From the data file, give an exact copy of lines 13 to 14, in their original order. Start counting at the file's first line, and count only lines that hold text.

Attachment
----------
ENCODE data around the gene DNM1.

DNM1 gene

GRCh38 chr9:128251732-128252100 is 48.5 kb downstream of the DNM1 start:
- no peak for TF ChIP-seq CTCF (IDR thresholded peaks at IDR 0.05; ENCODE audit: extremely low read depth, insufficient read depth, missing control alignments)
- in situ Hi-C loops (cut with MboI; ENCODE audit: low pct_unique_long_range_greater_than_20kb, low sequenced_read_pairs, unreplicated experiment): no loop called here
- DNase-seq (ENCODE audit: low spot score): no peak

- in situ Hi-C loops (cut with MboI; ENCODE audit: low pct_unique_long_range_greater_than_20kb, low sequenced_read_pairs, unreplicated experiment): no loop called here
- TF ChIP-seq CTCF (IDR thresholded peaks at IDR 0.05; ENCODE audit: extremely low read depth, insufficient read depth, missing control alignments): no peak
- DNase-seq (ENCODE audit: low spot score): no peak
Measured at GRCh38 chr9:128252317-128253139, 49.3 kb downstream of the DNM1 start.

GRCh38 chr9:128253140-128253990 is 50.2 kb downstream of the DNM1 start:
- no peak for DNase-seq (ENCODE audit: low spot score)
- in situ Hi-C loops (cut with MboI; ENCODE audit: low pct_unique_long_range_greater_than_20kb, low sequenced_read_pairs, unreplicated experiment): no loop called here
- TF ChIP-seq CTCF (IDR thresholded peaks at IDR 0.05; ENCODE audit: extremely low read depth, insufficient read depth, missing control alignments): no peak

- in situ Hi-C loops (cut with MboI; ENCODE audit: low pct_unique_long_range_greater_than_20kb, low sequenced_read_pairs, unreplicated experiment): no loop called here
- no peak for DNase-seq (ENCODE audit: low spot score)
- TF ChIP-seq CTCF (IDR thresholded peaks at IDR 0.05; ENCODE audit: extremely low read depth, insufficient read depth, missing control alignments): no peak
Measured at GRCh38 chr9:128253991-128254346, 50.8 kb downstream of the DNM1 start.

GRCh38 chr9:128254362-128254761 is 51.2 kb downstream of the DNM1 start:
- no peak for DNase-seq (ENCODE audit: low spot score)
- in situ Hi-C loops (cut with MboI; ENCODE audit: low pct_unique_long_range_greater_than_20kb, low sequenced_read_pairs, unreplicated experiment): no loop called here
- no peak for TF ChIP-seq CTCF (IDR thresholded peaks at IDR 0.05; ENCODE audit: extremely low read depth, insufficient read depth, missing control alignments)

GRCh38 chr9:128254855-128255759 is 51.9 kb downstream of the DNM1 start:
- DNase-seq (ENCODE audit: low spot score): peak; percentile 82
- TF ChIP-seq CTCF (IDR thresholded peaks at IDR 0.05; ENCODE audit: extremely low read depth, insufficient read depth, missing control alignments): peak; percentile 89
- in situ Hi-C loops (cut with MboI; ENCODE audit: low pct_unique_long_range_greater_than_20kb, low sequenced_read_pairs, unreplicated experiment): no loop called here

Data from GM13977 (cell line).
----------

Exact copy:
- in situ Hi-C loops (cut with MboI; ENCODE audit: low pct_unique_long_range_greater_than_20kb, low sequenced_read_pairs, unreplicated experiment): no loop called here
- TF ChIP-seq CTCF (IDR thresholded peaks at IDR 0.05; ENCODE audit: extremely low read depth, insufficient read depth, missing control alignments): no peak